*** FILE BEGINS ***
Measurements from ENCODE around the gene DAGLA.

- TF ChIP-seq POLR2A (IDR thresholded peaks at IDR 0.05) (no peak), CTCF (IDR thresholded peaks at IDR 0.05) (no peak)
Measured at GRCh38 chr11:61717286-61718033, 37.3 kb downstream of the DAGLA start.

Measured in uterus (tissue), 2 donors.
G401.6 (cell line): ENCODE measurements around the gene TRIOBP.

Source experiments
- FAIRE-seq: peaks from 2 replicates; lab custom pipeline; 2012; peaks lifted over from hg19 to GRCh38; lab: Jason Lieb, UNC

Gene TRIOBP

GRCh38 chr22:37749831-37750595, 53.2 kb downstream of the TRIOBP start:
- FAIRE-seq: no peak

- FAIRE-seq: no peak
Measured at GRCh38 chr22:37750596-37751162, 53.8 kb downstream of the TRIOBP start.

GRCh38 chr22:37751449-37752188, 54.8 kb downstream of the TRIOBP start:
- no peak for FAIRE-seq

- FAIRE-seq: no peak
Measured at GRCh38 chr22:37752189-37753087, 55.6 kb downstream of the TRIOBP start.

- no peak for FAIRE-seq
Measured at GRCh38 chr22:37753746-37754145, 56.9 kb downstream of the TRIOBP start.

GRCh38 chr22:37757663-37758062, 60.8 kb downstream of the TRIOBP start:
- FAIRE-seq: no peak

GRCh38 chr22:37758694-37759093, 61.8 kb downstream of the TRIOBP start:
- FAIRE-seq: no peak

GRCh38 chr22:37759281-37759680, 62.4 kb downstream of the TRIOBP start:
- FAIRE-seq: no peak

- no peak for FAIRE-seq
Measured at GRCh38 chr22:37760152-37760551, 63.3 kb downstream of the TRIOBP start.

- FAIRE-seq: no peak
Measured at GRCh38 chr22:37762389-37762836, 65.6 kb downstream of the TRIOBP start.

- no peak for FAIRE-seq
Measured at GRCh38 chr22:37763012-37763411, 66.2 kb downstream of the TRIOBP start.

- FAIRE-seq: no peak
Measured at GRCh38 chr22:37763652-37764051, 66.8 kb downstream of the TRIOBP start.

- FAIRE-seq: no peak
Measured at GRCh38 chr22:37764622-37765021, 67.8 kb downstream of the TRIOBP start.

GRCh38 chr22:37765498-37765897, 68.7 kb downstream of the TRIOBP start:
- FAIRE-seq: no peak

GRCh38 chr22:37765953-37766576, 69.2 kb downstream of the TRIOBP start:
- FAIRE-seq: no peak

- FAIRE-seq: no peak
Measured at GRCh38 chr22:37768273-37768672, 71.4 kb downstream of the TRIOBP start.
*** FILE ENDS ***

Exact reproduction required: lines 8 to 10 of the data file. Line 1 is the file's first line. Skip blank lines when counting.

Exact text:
Gene TRIOBP

GRCh38 chr22:37749831-37750595, 53.2 kb downstream of the TRIOBP start:
- FAIRE-seq: no peak